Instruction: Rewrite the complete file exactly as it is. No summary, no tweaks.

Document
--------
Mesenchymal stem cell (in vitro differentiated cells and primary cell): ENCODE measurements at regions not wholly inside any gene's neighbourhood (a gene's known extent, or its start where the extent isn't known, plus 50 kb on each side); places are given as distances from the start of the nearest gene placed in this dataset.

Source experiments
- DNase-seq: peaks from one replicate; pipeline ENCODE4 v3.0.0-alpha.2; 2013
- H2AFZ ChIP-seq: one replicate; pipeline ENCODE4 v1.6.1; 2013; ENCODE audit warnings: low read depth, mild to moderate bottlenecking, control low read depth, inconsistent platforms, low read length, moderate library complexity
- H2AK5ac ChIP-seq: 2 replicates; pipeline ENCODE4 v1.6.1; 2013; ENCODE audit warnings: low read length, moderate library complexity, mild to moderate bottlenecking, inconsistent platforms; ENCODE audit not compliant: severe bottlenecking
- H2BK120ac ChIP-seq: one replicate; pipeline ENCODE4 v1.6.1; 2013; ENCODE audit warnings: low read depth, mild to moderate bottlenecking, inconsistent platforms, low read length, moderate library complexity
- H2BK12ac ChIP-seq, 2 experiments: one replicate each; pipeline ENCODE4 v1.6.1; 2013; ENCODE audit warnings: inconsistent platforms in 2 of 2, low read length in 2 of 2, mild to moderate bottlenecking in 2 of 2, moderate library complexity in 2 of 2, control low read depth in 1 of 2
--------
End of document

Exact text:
Mesenchymal stem cell (in vitro differentiated cells and primary cell): ENCODE measurements at regions not wholly inside any gene's neighbourhood (a gene's known extent, or its start where the extent isn't known, plus 50 kb on each side); places are given as distances from the start of the nearest gene placed in this dataset.

Source experiments
- DNase-seq: peaks from one replicate; pipeline ENCODE4 v3.0.0-alpha.2; 2013
- H2AFZ ChIP-seq: one replicate; pipeline ENCODE4 v1.6.1; 2013; ENCODE audit warnings: low read depth, mild to moderate bottlenecking, control low read depth, inconsistent platforms, low read length, moderate library complexity
- H2AK5ac ChIP-seq: 2 replicates; pipeline ENCODE4 v1.6.1; 2013; ENCODE audit warnings: low read length, moderate library complexity, mild to moderate bottlenecking, inconsistent platforms; ENCODE audit not compliant: severe bottlenecking
- H2BK120ac ChIP-seq: one replicate; pipeline ENCODE4 v1.6.1; 2013; ENCODE audit warnings: low read depth, mild to moderate bottlenecking, inconsistent platforms, low read length, moderate library complexity
- H2BK12ac ChIP-seq, 2 experiments: one replicate each; pipeline ENCODE4 v1.6.1; 2013; ENCODE audit warnings: inconsistent platforms in 2 of 2, low read length in 2 of 2, mild to moderate bottlenecking in 2 of 2, moderate library complexity in 2 of 2, control low read depth in 1 of 2